I think there’s a confidence gap when you’re that age and you’re just getting started. I think that’s the hardest thing to overcome, that impostor syndrome. When you get older, you start to learn that nobody really knows what they’re doing. We’re all making it up as we go along. It’s important to not worry about where you rank so much as what you’re learning and what you’re making.
I think it’s easy to get caught up in the rat race part of any career. I’ve never been super driven by that, but I’ve always been interested in expanding my skills and experimenting. I was really scared to do that early in my career in ways that I didn’t realize then, but I realize now looking back.
I would keep my mouth shut when I had ideas because I didn’t think that I was worthy yet. I wish I had that growth mindset a little bit earlier and also the self-confidence to be more open about what I was learning and how we could apply it. I had great bosses who really drew that out of me and I’m lucky for that. The voice in your head is not always your friend when you’re just starting out.
How do you feel women are represented in your area of reporting? How do you think the business challenges facing the news industry have impacted the representation of women in your field?
It’s interesting, but I really think a lot of women are leading in this part of the business at this point. Part of that is because a lot of product leaders come through social media at some point in their careers. When social media was forming, almost everybody in that area was a young, smart woman, and there are exceptions to that, but there are a ton of them and a lot of those people have gone on to just broaden their roles over time.
If you look at News Product Alliance and Becca Aaronson, who’s running it, she is an amazing person. She didn’t come from that background, but she has accelerated very quickly in her career because she has this product mindset and I think that’s true of a whole bunch of these folks. I look around at my side of the industry and I don’t think there is perfect gender parity, but I think some of the really great thinkers and leaders in this part of the universe are really smart women.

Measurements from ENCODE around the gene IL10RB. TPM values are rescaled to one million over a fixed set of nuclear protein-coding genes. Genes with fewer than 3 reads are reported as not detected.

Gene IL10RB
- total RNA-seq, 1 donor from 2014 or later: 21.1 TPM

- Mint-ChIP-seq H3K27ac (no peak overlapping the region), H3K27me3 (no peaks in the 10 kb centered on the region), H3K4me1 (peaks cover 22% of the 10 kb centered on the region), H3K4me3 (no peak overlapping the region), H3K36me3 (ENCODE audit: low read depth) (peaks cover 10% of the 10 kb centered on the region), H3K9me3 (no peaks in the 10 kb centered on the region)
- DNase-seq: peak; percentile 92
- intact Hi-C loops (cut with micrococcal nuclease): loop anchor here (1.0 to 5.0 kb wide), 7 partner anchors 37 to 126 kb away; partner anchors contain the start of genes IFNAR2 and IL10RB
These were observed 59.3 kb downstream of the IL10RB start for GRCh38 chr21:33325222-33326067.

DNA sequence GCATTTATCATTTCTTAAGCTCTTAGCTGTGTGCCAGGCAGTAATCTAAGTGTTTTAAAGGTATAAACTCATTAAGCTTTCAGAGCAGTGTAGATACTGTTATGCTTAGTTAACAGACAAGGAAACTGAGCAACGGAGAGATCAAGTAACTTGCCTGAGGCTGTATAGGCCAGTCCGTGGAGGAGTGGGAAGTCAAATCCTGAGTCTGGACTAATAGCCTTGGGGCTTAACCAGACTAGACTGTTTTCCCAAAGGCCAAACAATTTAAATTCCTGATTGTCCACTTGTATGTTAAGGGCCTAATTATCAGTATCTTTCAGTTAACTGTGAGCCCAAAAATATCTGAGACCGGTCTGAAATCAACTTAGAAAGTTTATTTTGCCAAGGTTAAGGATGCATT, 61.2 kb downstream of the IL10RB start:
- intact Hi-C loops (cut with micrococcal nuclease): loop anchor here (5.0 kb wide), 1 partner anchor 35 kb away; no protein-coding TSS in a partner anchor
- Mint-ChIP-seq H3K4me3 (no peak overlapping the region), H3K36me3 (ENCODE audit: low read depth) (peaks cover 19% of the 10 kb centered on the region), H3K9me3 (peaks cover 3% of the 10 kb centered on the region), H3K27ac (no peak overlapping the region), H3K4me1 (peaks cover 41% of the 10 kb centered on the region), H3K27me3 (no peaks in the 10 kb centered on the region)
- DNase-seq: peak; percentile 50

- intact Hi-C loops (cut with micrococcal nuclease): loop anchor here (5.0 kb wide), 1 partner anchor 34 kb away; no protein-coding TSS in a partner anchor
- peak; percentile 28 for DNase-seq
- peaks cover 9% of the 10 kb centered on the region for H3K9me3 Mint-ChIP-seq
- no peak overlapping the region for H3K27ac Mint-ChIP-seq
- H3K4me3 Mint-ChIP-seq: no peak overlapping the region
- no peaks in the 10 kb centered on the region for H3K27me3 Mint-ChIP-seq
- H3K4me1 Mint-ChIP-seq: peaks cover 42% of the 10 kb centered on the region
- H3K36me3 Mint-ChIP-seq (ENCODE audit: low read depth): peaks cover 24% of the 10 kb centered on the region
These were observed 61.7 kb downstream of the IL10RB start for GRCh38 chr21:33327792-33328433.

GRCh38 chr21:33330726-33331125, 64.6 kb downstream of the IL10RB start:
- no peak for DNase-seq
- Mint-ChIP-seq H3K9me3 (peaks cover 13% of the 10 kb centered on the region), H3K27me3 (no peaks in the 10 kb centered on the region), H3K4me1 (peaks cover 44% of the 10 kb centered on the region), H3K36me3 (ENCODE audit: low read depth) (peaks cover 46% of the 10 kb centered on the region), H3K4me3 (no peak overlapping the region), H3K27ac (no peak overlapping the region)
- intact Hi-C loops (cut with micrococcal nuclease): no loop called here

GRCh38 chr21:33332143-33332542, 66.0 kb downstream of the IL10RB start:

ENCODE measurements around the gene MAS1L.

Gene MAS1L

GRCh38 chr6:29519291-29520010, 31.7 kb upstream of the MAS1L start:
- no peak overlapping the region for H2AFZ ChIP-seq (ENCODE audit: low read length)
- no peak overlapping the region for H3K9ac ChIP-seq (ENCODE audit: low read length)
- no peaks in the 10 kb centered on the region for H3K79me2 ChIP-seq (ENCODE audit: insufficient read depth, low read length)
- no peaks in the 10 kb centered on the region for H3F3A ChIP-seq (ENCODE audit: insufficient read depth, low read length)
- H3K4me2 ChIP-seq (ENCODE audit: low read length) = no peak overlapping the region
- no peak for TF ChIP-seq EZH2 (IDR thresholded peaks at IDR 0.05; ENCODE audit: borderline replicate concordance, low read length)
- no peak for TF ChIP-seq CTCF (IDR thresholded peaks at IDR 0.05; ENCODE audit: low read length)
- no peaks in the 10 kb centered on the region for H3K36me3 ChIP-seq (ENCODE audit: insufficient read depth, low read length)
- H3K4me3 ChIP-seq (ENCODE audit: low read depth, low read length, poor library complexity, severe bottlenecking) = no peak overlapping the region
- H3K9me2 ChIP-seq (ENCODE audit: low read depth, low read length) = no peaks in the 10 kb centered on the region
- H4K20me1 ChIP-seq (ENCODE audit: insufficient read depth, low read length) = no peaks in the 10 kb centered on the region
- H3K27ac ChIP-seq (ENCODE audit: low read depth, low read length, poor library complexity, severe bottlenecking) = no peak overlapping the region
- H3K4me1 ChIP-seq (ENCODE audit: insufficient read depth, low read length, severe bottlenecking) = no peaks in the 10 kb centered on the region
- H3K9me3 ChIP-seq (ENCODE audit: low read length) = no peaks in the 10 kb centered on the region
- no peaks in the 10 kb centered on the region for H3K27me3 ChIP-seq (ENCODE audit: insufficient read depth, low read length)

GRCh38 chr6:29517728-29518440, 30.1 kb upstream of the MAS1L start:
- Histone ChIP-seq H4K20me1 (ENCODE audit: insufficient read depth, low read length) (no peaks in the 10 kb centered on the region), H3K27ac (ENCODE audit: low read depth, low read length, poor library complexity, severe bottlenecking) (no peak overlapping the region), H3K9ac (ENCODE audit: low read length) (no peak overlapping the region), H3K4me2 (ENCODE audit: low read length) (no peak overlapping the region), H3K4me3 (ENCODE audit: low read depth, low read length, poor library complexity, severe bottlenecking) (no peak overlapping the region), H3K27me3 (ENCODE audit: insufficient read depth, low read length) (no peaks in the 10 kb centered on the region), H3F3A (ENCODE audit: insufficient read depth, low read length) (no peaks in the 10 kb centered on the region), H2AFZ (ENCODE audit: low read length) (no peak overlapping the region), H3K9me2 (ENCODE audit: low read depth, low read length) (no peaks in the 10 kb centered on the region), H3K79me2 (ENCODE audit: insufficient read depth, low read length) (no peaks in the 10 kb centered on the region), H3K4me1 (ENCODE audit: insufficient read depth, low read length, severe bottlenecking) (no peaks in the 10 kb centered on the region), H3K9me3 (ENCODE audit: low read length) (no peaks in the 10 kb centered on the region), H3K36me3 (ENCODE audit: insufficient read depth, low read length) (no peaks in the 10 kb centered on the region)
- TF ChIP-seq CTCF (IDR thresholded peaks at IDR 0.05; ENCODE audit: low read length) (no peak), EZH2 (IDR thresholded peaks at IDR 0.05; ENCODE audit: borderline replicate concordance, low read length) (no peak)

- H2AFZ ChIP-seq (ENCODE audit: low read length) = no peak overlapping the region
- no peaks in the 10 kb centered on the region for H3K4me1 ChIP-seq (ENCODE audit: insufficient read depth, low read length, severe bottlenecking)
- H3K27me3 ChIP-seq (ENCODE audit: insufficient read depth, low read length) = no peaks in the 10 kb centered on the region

A lot of this started with social media, but some of it didn’t. There are a lot of smart women who early on thought that our business and editorial operations being completely separated doesn’t do us any favors. These women were willing to take on those tough challenges early, and that’s why I think it’s taken them years and years to be taken seriously. And now they are, in part because the industry desperately needs that experience and knowledge and wisdom.
We’re all trying to basically rebuild an entire business model, and I think women have been on the forefront of that. At every major journalism institution, if you look around, there are really smart women who are figuring out these big questions about product technology, revenue models, and how we bridge the gap between that and our mission. It’s not a perfect representation by any stretch, but I think it’s a very promising part of the industry for women in many ways.
Do you feel like you need to make sacrifices in your personal life to compete with male coworkers?
Yes, but unfortunately, I think that’s just a universal experience of women. I think there are going to be times when you’re going to face sexism discrimination. It’s critical for women to have a very strong support network and a very strong mentorship relationship.
I don’t think anyone coming into any kind of corporate environment should expect that we’ve gotten over sexism. Just like we certainly haven’t gotten over racism. Anything that I might experience as a white gender non-conforming, but female-identifing person is negligible in comparison to what my colleagues of color experience on a daily basis. You need to be prepared for that in this field and in every field, and I think we have an obligation to help support each other and lift each other up.
One of the things that I think is really exciting about people like Mitra Kalita and Stacy-Marie Ishmael and these leaders who are particularly women of color is that they’re charging forward in this new path of digital-driven leadership that’s super smart, editorially, but equally smart about product and business. As those people gain power, they’re starting to open up all kinds of opportunities for the people behind them, and to foster the careers of other women and people of color.
These folks are really committed to making diverse news organizations in a way that I don’t think I’ve seen in my career, and that is incredibly exciting to me. I hope that by the time I’m old enough to retire out of this field, we aren’t talking about this anymore. Do I think that that’s likely? Maybe. But I think we can make a big dent in it totally.